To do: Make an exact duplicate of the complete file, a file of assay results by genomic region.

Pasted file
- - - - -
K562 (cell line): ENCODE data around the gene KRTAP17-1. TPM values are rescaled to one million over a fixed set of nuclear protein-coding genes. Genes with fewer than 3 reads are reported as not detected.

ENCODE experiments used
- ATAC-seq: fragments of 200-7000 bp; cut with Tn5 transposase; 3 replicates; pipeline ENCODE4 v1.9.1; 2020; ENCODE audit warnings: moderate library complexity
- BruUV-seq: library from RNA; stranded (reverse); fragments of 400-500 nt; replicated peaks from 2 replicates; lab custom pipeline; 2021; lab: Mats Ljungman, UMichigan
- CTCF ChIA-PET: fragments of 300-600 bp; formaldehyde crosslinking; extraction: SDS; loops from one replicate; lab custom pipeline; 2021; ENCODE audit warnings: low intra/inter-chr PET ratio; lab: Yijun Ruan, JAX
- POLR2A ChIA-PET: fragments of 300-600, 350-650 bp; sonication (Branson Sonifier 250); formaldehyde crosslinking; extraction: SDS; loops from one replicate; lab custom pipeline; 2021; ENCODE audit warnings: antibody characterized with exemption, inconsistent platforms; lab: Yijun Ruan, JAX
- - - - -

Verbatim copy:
K562 (cell line): ENCODE data around the gene KRTAP17-1. TPM values are rescaled to one million over a fixed set of nuclear protein-coding genes. Genes with fewer than 3 reads are reported as not detected.

ENCODE experiments used
- ATAC-seq: fragments of 200-7000 bp; cut with Tn5 transposase; 3 replicates; pipeline ENCODE4 v1.9.1; 2020; ENCODE audit warnings: moderate library complexity
- BruUV-seq: library from RNA; stranded (reverse); fragments of 400-500 nt; replicated peaks from 2 replicates; lab custom pipeline; 2021; lab: Mats Ljungman, UMichigan
- CTCF ChIA-PET: fragments of 300-600 bp; formaldehyde crosslinking; extraction: SDS; loops from one replicate; lab custom pipeline; 2021; ENCODE audit warnings: low intra/inter-chr PET ratio; lab: Yijun Ruan, JAX
- POLR2A ChIA-PET: fragments of 300-600, 350-650 bp; sonication (Branson Sonifier 250); formaldehyde crosslinking; extraction: SDS; loops from one replicate; lab custom pipeline; 2021; ENCODE audit warnings: antibody characterized with exemption, inconsistent platforms; lab: Yijun Ruan, JAX